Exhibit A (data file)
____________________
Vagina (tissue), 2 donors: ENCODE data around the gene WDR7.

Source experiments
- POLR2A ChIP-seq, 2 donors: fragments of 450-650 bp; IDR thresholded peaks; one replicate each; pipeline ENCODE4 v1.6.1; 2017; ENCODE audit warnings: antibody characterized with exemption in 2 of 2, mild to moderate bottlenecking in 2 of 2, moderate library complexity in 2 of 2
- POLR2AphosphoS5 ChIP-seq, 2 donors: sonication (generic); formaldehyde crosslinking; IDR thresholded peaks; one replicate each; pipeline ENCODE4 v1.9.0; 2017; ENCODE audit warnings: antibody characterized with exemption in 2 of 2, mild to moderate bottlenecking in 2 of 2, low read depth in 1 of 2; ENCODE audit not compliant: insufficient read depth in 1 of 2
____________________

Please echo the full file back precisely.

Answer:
Vagina (tissue), 2 donors: ENCODE data around the gene WDR7.

Source experiments
- POLR2A ChIP-seq, 2 donors: fragments of 450-650 bp; IDR thresholded peaks; one replicate each; pipeline ENCODE4 v1.6.1; 2017; ENCODE audit warnings: antibody characterized with exemption in 2 of 2, mild to moderate bottlenecking in 2 of 2, moderate library complexity in 2 of 2
- POLR2AphosphoS5 ChIP-seq, 2 donors: sonication (generic); formaldehyde crosslinking; IDR thresholded peaks; one replicate each; pipeline ENCODE4 v1.9.0; 2017; ENCODE audit warnings: antibody characterized with exemption in 2 of 2, mild to moderate bottlenecking in 2 of 2, low read depth in 1 of 2; ENCODE audit not compliant: insufficient read depth in 1 of 2